Here she is, Roxie, the super dog. I have never known such gentle, trusting, lovable cuddler. I have never allowed a dog to sit on my lap or to sit on the furniture, but I find myself reaching for her, coaxing her up onto my lap. I am a changed man when she is in the room.
Lest you think that she is a perfect angel and can do no wrong, I have to tell you about her first night here in her new home. She is very curious about her surroundings and seems to be storing all the information she learns by watching every move we make. We put her bed, a big cushion, in the kitchen under the church pew. She knew it was her bed without our needing to tell her, making herself comfortable. So naturally we thought she would be content there all night.
A few minutes after we turned off the lights for the night, we heard a peculiar noise coming from the kitchen. We couldn't immediately identify the sound, so fearing what the dark had hidden, I boldly ventured into the scary black hole. I reached for the nearest light switch to stymie the darkness and was rewarded with the strangest sight I've ever seen.
Roxie had managed to push aside the gate we had put in the doorway between the kitchen and dining room, as a way to control her wandering around and getting into anything that a dog should not get into, but she was still in the kitchen, eschewing the opened gate and the freedom it represented for something that she must have thought was more interesting or exciting or enticing to a curious intelligent dog.
She greeted my entrance into the kitchen with what I would describe as a "who me?" look of false innocence that nearly had me convinced that she was placed on the table by some gang of elves just passing by. She can be very convincing. But she was really laying on me a disdainful look that said, "you mere human. Did you really think that you could confine me with a silly little gate?" She gave me that look from her perch on the kitchen table, which she had begun to clear off so she could be more comfortable. The newspaper was across the room near the refrigerator. I could swear that I had left it on the table. The magazine I had left there was on the floor and one of the placemats joined it there. The noise we had heard that brought us to the scene of the crime must have been the falling lamp that was now on the bench. Who knows what other mischief she would have gotten into if we would have ignored that unfamiliar noise. All this happened in less than a minute. If nothing else, she is damn efficient.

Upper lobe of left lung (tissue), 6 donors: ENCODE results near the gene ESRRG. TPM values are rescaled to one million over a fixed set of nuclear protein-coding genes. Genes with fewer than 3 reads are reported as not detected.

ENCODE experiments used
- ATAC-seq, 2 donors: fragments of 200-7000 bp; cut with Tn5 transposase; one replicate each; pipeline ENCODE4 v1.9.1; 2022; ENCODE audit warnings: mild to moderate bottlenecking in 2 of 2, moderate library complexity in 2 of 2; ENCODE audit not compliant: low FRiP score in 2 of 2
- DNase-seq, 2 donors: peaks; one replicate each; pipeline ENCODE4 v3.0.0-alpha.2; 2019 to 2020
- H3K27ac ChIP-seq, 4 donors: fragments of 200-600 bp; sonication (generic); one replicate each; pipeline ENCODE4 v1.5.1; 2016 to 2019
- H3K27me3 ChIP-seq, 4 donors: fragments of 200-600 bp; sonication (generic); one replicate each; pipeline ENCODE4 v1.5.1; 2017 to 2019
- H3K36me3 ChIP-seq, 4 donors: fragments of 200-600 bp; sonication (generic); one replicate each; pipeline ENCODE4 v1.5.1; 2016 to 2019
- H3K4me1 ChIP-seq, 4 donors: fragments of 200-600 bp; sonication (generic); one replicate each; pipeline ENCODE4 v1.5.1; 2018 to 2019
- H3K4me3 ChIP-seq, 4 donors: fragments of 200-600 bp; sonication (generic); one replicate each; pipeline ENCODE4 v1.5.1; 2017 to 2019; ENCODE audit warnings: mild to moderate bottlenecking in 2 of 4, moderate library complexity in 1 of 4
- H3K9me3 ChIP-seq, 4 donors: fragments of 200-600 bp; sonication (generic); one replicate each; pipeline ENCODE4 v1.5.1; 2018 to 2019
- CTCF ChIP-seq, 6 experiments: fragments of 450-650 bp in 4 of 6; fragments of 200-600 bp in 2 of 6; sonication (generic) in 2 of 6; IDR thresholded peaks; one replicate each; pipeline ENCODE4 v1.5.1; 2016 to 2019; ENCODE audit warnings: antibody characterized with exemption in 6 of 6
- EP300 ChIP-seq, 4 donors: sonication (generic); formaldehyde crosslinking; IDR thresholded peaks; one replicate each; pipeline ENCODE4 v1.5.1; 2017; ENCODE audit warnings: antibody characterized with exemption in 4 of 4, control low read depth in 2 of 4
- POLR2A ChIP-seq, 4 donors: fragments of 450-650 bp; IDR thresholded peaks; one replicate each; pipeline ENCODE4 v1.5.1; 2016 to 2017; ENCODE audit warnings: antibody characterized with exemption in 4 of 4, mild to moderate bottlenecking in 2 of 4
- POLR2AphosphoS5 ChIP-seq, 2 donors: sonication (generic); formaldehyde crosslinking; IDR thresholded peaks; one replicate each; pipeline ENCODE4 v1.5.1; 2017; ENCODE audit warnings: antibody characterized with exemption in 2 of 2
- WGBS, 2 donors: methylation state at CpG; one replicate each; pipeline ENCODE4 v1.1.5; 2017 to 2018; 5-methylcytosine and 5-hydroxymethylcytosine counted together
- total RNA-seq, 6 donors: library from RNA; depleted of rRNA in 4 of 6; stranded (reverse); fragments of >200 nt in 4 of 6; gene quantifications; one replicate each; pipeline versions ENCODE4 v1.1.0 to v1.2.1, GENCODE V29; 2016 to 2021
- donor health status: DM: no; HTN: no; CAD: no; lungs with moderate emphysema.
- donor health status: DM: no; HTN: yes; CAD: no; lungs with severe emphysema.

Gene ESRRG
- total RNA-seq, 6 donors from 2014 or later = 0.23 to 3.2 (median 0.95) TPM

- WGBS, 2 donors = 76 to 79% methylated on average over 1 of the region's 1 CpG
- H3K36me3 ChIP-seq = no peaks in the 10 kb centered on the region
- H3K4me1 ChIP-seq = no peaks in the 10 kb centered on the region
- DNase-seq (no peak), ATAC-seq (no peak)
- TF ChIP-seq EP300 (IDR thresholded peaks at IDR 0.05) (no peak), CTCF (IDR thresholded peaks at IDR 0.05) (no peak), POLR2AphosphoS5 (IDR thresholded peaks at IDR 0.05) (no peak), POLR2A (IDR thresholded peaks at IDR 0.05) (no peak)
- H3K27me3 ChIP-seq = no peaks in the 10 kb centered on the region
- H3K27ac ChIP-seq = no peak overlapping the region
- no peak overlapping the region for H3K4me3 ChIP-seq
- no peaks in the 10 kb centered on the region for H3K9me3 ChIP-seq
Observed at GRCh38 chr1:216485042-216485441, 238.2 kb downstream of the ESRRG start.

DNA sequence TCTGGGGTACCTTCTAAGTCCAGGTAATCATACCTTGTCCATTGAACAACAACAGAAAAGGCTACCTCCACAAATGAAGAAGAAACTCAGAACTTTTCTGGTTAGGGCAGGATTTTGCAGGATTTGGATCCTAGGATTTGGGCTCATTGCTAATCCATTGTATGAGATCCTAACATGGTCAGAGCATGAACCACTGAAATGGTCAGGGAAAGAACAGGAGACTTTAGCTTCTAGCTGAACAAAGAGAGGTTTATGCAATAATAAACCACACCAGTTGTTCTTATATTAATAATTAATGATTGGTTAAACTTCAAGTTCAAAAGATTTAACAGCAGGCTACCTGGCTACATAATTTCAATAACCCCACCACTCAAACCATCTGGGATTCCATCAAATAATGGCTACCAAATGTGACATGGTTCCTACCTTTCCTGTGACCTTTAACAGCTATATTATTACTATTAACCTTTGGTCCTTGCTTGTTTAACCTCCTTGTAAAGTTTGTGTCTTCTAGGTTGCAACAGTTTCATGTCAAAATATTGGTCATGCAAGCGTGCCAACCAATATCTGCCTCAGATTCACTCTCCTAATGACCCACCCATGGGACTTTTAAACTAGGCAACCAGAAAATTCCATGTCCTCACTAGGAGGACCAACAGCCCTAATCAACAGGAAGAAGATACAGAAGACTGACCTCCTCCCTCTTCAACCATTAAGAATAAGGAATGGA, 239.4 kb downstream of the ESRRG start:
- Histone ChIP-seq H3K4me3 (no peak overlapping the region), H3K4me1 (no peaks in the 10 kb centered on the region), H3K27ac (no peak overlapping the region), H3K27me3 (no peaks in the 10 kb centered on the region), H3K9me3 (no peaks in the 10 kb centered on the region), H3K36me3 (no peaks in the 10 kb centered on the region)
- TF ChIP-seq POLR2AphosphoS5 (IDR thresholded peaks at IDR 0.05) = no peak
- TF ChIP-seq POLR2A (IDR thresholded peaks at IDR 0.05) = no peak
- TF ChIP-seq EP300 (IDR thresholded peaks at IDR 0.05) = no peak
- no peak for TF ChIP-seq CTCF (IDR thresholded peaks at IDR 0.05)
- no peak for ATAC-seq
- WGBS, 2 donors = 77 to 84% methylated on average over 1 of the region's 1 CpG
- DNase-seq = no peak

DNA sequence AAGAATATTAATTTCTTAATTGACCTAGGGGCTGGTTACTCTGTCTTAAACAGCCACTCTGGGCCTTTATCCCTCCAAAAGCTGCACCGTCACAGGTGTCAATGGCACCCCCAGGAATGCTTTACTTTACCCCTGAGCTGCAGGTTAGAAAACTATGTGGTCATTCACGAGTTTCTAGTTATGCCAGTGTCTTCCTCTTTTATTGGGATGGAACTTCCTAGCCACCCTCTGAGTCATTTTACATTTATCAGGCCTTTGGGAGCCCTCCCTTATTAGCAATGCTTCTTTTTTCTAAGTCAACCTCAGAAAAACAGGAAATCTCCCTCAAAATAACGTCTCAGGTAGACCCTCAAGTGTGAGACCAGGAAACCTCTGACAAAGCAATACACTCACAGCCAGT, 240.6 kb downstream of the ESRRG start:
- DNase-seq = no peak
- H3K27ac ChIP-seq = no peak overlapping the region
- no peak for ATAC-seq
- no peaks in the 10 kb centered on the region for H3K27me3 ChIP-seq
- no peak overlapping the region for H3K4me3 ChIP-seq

We got her back into her bed where she actually stayed for the rest of the night. I know that most of your would say crate her at night or when you are away so she can't into trouble. But my instincts say this dog would be very unhappy confined in a cage, and would likely make a commotion worse than anything she would do with the freedom to roam around. We solved the problem by allowing her spend the night in our room on her bed, not ours. She just wants to be near us, the rest of her pack. And really, how could I resist such a loving addition to my pack.
As long as Roxie continues to make me smile and not scowl, she will be welcomed in my home.